Lastly, it is critical to consider the importance of politics in ongoing efforts to leverage AI for the benefits of the people, for social justice and for global health equity. While COVID-19 is one of the most severe health crises in decades, it is also an opportunity and diagnostic for understanding and evaluating the ongoing crisis of international politics. Political decisions have driven responses to the spread of COVID-19 with varying degrees of success, and the increasing application of AI-responses cannot be divorced from the political contexts and visions in which such responses have originated.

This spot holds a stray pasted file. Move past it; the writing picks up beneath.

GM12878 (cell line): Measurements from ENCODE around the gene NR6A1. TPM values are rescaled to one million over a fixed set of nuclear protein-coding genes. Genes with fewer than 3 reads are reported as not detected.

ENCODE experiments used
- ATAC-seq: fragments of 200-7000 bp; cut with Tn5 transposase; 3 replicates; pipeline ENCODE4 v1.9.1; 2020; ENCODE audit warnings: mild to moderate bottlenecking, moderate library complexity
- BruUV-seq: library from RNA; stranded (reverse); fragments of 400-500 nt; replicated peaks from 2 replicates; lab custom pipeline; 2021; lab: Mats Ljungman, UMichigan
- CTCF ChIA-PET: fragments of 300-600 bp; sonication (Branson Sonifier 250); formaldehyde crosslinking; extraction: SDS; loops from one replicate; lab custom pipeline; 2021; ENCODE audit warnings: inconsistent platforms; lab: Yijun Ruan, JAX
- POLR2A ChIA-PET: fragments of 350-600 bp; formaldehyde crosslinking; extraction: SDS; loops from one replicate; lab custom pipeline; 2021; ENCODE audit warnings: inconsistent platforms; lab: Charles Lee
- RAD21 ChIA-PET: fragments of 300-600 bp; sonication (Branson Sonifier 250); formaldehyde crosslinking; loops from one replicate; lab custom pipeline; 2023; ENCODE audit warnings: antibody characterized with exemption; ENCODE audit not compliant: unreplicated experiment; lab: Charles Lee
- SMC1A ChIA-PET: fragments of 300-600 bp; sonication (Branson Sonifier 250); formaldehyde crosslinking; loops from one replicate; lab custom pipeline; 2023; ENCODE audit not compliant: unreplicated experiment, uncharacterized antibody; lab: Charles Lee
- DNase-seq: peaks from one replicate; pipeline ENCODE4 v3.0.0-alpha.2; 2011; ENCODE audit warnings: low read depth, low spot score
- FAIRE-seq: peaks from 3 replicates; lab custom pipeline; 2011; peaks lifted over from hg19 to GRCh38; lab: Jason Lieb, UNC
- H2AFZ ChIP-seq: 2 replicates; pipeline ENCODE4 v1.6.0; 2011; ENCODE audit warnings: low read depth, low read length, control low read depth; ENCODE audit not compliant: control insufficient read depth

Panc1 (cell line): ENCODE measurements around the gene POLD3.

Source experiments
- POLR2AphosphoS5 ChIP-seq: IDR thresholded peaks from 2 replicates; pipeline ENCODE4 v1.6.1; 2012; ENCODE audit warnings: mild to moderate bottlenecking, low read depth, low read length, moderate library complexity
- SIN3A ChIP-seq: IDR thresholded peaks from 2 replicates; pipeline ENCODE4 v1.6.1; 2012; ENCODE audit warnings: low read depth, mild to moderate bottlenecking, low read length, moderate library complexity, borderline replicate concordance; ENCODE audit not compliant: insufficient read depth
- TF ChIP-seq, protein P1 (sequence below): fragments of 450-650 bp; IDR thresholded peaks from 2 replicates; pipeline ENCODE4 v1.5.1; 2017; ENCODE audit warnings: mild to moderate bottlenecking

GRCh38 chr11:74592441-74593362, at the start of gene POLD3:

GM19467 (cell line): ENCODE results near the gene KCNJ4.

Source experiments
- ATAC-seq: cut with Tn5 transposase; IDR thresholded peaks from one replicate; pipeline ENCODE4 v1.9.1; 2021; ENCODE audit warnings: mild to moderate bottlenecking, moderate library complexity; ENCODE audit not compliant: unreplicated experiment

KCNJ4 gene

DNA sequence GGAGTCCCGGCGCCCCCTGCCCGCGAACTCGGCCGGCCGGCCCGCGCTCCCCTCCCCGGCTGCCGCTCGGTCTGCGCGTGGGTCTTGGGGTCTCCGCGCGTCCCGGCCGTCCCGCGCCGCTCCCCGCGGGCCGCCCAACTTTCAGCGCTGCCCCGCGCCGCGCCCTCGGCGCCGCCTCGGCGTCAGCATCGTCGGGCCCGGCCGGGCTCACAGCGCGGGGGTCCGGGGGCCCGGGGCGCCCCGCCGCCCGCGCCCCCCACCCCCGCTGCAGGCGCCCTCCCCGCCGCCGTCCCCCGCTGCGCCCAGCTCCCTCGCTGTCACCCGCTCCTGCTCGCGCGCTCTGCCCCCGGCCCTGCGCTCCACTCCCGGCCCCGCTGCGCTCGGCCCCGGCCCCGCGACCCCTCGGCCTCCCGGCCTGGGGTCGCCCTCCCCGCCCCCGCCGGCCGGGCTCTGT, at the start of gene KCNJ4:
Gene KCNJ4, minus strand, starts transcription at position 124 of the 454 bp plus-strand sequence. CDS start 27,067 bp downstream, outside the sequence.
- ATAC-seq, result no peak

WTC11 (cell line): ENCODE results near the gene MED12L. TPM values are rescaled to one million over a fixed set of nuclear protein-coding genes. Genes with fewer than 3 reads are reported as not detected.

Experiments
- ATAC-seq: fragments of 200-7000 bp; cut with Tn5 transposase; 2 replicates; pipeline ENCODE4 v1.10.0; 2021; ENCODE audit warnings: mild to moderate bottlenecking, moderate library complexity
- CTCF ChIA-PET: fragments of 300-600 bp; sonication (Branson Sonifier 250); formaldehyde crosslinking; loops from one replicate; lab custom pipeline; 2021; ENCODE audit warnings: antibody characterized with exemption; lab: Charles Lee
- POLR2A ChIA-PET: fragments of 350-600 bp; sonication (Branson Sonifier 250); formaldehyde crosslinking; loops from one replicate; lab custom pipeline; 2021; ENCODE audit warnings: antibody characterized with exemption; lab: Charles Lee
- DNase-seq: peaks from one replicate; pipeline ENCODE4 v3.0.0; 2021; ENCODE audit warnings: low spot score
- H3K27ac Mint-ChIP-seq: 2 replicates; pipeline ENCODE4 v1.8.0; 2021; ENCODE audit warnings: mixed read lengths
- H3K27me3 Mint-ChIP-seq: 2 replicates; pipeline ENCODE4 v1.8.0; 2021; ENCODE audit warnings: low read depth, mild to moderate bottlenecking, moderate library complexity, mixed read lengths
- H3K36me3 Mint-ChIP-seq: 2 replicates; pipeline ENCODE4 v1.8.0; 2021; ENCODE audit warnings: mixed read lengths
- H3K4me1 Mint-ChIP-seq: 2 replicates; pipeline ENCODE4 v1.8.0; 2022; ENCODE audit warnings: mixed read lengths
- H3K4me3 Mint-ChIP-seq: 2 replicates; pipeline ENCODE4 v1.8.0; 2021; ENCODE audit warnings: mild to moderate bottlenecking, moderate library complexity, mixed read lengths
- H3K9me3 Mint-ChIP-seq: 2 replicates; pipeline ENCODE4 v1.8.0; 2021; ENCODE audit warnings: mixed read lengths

There is a striking contrast between the UK’s mounting failures to effectively and transparently harness AI-capacities in its pandemic response operations, and the ways in which other states, including Taiwan, which has operated effective AI-powered participatory surveillance methods within an integrated response system emphasizing free and early testing, extensive and effective social care, paired with high levels of trust in government authorities. An understanding of politics, as it intersects and interweaves into public health operations will therefore be essential in any comparative cross-country learning exercise and sharing of best practices which seeks to understand the effectiveness of varying national responses to this pandemic and to future adverse global health episodes.